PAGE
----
Karin Wulf in Smithsonian:
In August of 1619, the English warship White Lion sailed into Hampton Roads, Virginia, where the conjunction of the James, Elizabeth and York rivers meet the Atlantic Ocean. The White Lion’s captain and crew were privateers, and they had taken captives from a Dutch slave ship. They exchanged, for supplies, more than 20 African people with the leadership and settlers at the Jamestown colony. In 2019 this event, while not the first arrival of Africans or the first incidence of slavery in North America, was widely recognized as inaugurating race-based slavery in the British colonies that would become the United States.
That 400th anniversary is the occasion for a unique collaboration: Four Hundred Souls: A Community History of African America, 1619-2019, edited by historians Ibram X. Kendi and Keisha N. Blain. Kendi and Blain brought together 90 black writers—historians, scholars of other fields, journalists, activists and poets—to cover the full sweep and extraordinary diversity of those 400 years of black history. Although its scope is encyclopedic, the book is anything but a dry, dispassionate march through history. It’s elegantly structured in ten 40-year sections composed of eight essays (each covering one theme in a five-year period) and a poem punctuating the section conclusion; Kendi calls Four Hundred Souls “a chorus.”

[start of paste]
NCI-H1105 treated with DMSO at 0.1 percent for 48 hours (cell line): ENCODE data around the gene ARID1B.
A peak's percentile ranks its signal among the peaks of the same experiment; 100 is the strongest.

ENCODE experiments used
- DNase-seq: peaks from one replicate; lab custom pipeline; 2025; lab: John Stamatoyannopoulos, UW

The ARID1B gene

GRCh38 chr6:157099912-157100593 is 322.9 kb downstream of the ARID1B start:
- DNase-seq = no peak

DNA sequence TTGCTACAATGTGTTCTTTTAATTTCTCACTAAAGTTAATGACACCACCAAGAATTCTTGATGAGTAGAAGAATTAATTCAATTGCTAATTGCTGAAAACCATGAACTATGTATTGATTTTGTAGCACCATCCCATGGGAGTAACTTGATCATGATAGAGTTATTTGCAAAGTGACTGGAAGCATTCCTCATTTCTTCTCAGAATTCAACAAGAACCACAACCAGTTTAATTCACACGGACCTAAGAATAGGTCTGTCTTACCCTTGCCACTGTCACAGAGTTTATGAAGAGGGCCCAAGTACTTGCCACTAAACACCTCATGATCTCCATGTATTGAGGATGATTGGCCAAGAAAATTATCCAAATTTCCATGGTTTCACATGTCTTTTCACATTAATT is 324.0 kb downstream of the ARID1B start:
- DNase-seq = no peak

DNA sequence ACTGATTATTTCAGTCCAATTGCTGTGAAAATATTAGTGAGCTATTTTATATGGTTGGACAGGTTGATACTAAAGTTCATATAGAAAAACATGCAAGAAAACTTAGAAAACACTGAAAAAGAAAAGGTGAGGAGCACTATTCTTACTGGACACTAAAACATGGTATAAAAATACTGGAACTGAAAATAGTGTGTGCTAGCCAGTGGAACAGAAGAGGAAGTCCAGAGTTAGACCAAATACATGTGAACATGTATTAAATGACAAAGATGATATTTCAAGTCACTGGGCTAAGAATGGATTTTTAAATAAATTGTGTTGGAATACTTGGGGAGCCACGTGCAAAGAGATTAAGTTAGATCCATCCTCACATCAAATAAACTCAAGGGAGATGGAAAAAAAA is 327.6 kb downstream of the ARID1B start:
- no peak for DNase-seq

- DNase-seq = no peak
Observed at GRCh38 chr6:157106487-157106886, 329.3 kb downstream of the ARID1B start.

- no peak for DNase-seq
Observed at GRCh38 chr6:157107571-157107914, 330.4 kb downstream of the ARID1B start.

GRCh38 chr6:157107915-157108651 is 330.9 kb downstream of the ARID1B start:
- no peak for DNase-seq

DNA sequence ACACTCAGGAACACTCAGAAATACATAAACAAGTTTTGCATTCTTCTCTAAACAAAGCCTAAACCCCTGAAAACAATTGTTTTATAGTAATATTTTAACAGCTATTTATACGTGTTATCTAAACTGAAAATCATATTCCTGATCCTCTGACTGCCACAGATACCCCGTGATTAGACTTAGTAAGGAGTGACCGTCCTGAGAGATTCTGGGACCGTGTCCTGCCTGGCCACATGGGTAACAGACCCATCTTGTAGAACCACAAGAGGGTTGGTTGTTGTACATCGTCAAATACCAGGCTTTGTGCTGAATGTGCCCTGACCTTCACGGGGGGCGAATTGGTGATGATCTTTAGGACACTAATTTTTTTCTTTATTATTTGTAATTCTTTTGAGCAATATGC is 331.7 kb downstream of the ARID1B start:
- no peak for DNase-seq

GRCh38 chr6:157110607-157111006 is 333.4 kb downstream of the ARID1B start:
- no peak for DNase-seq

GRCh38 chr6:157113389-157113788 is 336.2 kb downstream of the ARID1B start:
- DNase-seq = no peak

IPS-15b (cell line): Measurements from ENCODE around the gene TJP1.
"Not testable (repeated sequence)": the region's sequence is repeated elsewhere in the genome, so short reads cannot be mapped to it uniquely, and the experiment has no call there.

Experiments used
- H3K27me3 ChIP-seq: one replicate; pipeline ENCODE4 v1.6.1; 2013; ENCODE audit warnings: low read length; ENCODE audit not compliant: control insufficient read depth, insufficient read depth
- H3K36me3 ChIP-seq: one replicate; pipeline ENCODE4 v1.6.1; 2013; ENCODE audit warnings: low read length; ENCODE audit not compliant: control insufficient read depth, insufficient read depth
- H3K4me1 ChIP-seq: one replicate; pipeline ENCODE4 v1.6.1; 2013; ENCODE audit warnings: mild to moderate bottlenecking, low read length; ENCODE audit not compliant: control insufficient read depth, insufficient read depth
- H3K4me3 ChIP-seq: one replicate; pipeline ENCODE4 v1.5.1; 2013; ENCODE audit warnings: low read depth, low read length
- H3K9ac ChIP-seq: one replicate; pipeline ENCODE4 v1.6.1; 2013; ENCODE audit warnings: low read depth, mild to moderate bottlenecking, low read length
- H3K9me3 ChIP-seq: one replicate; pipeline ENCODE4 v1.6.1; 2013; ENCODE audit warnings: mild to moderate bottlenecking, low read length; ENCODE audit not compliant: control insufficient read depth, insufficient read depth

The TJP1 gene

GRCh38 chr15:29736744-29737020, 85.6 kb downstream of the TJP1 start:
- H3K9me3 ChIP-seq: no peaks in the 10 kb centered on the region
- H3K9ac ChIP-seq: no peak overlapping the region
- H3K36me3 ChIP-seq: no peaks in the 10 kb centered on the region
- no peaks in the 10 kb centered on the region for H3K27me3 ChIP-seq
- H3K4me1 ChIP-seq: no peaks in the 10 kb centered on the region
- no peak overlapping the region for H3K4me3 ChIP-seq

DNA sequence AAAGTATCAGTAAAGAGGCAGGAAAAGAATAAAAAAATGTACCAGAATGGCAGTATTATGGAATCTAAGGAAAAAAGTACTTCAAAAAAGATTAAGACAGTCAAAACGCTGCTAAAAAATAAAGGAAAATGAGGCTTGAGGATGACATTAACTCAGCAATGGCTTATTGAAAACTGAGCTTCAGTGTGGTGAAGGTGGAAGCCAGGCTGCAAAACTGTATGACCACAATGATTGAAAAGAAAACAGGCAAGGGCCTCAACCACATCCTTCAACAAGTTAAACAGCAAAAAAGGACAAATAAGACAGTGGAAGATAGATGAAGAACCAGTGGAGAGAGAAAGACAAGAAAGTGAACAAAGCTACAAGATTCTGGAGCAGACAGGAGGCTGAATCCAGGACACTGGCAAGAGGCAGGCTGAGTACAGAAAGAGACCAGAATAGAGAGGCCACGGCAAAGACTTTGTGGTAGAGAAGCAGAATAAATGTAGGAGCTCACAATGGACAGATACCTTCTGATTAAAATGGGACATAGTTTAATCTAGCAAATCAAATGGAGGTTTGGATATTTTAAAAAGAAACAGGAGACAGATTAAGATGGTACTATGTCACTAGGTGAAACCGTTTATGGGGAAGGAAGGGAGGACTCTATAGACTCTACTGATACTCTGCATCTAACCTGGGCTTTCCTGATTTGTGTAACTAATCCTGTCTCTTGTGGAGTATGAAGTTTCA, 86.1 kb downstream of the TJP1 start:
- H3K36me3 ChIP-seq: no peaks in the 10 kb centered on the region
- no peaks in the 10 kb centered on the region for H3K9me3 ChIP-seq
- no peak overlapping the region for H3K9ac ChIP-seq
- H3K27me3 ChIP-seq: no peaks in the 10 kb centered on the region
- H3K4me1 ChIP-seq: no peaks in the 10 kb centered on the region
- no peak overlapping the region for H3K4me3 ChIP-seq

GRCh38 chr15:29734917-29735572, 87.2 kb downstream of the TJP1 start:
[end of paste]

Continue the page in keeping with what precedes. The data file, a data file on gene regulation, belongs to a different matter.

More here. (Throughout February, at least one post will be dedicated to honoring Black History Month. The theme this year is: The Family)